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Computing

3-D Conferencing

Watching 3-D video usually means donning a geeky pair of colored or polarized glasses – not the kind of fashion statement you want to make at the office. But at the University of California, Berkeley, computer scientists David Nguyen and John Canny are building an office videoconferencing system that adds a third dimension to ordinary streaming-video images, no glasses required. “The dynamics people have when they’re working in the same room” – who’s looking at whom, for example – “are all taken away when you meet over a 2-D videoconference link,” says Nguyen. So he and Canny built an array of seven cameras, each with a slightly different view, that link via a computer to seven video projectors. A special, multilayered screen focuses the light from each projector so that a viewer’s right and left eyes receive images from adjacent cameras, creating a stereo effect. The pair plan to finish a prototype they can show to potential licensees by the end of 2005.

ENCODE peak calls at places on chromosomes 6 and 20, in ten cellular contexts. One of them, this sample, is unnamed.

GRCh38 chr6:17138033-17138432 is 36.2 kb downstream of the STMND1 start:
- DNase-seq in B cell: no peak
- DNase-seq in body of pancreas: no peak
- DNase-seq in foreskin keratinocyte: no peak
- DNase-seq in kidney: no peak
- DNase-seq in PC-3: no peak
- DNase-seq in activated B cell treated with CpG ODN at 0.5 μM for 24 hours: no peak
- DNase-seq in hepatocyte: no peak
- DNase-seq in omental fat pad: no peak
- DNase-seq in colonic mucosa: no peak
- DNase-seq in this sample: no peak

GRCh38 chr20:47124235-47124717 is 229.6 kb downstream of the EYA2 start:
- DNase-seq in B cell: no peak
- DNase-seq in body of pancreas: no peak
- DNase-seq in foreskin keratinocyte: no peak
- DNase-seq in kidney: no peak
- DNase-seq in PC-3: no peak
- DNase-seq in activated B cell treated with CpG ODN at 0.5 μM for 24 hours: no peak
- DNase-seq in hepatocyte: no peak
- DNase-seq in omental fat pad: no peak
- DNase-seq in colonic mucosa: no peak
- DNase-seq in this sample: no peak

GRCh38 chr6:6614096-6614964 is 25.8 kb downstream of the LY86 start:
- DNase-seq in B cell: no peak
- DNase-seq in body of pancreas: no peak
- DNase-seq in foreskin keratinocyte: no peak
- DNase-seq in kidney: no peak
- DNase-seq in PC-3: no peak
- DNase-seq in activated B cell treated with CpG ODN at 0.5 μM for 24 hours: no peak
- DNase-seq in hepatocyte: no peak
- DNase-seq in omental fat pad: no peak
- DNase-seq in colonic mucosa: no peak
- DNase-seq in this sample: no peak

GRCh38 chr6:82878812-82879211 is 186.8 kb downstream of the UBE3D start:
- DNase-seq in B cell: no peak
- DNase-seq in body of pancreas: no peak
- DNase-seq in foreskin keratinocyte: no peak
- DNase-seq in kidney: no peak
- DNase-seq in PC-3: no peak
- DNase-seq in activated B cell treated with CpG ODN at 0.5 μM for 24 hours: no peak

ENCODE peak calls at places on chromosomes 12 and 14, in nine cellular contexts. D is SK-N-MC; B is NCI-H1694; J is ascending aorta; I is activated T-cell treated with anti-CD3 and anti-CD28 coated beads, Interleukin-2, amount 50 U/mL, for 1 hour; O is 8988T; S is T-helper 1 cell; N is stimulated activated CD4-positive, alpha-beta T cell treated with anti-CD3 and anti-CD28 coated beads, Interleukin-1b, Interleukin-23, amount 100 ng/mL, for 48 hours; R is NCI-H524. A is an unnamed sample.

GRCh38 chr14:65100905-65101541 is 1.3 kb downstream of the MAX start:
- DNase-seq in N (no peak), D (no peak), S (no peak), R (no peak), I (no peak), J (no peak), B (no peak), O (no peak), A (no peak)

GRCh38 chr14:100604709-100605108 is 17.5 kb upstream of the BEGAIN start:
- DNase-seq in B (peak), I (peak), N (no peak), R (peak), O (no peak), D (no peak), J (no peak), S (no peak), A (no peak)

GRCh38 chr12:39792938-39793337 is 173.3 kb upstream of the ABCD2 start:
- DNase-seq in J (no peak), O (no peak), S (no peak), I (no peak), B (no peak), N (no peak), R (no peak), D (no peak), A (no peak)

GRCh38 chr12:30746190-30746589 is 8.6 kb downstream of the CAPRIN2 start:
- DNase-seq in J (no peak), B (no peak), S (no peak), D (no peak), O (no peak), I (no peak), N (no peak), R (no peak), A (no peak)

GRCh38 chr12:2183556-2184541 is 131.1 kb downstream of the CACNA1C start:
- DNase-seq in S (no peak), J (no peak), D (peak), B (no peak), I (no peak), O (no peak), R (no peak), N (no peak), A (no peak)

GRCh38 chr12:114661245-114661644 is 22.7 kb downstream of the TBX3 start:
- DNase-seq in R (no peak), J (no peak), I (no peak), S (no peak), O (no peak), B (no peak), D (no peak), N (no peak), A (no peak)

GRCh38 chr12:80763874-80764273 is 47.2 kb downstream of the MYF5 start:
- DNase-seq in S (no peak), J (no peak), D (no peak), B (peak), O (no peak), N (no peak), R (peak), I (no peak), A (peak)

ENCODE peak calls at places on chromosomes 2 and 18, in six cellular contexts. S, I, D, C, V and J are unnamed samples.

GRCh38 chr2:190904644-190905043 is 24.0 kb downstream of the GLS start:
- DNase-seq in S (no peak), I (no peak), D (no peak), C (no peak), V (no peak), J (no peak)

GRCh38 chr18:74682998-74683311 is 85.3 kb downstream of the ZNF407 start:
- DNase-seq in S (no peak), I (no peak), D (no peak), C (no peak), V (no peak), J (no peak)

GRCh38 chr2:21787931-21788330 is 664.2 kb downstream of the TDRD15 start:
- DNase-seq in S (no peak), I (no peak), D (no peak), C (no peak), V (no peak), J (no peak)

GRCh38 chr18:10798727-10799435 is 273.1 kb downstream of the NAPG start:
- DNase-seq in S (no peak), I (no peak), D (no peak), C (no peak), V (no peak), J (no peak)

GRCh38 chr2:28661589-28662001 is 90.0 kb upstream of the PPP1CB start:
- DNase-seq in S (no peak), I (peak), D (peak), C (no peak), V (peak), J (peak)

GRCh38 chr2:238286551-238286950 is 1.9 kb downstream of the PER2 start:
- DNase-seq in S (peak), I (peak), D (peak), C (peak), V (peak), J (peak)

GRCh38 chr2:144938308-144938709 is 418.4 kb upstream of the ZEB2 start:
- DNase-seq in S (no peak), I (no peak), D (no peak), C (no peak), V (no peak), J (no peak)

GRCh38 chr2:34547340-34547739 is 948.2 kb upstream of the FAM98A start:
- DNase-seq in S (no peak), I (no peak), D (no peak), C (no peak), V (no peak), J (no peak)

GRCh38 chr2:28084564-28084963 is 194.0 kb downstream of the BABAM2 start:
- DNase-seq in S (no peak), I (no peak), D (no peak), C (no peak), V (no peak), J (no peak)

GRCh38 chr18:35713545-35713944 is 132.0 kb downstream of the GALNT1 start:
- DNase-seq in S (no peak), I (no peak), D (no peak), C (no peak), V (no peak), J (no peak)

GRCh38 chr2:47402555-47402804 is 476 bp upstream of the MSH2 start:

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Computing

From the latest smartphones to advances in quantum computing, the hardware behind today's digital age is rapidly changing.

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